NEW guidelines to monitor and deal with aggressive or unstable gun owners who could be a threat to others will be ready soon, Interior Minister Socratis Hasikos said on Wednesday.
The appointed committee which includes the defence, health, labour and interior ministers has completed the list of guidelines though some details are still pending, said Hasikos.
Under the new procedures, officials from each ministry represented on the committee will help “deal with individuals presenting violent behaviour thus becoming dangerous both for others and for themselves”, Hasikos said.
“The weapons possessed by civilians – army reservists or hunters – reach tens of thousands,” he said. He said there are 80,000 hunters alone, and that “weapons have been taken away from hunters too”.
The guidelines will include instructions for locating potentially dangerous gun owners from members of the public, through the mental health department, and through family member contact with other state services.
Central to the system will be police records on those not allowed to possess firearms, such as those convicted for robbery, drug offences and other crimes. This data, he said, will be given to the National Guard and the Game and Fauna Fund.
“We believe that in this way, we will help to greatly tackle the phenomenon of arms possession by individuals with violent or delinquent behaviour.”
He said that even in the last two and a half years, since the new guidelines had been partially implemented, some firearms had been taken away.
A series of shootings in recent years have highlighted the need for new regulations on gun ownership.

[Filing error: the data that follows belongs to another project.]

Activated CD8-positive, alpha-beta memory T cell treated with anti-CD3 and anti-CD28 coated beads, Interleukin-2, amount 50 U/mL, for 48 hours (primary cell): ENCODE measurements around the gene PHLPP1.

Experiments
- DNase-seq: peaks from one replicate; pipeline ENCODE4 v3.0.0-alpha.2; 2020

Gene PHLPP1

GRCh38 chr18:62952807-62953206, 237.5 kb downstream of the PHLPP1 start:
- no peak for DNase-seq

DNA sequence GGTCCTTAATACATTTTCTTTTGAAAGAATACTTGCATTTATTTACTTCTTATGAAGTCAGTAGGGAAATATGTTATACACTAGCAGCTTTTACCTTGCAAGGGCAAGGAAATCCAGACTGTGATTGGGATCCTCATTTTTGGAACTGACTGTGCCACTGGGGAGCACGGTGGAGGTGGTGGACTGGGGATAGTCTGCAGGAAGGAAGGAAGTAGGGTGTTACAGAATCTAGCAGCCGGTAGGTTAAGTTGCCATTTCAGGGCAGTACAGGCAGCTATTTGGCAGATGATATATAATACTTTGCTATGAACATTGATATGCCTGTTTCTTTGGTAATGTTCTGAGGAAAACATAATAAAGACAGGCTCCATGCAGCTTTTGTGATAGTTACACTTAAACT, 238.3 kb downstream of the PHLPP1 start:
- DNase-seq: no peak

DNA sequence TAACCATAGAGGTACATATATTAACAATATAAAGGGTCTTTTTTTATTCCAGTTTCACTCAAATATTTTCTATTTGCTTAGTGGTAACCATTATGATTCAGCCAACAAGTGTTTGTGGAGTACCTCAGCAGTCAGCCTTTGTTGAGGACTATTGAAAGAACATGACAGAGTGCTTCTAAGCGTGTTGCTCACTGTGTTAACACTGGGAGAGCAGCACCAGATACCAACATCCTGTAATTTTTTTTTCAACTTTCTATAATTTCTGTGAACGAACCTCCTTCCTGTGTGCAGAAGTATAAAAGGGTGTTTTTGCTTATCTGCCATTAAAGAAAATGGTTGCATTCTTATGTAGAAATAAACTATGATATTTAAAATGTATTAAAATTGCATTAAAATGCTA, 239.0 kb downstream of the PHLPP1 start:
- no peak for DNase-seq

In October last year of a 19-year-old conscript from Limassol was shot dead by his father over an argument over the family car. At the time, Justice Minister Ionas Nicolaou said that even though police may confiscate arms under the Firearms Law, it had no control over army-issue rifles.
In August 2014, 35-year-old Christos Eleftheriou shot and killed his ex-wife, 31, with a hunting gun in front of their two children. He then fled to a nearby wooded area and shot himself. Eleftheriou had been committed to a psychiatric hospital with anger management issues but was released without the mental services notifying the police. Mental services officials had said that they had notified the army to take away Eleftheriou’s rifle but didn’t coordinate with the police.
In a similar incident in June of the same year, a 41-year-old father of two shot and killed his estranged wife, 35, and his nine-year old daughter using his army issue G3 rifle. He also shot and critically injured his son, 14, who managed to survive the rampage.
The man shot his wife through the windshield of her car and then shot his daughter while she was trying to get out. He chased down his son to a nearby plot where he shot him twice from behind, injuring his lung and leg. Standing over his son’s body, the man then took his own life.
The incident caused uproar, with people going as far as demanding that reservists hand their army rifles back. Defence Minister Christoforos Fokaides had to publicly intervene, saying that the army was looking into ways of ensuring that reservists who were given rifles were stable and that taking the guns away wasn’t a solution since Cyprus is still under occupation.
The army issues rifles to anyone who serves in the military during their mandatory service.
As the law currently stands, police can only intervene after substantial evidence is presented to suggest that the person in question is a potential threat and can only confiscate the gun with a court order.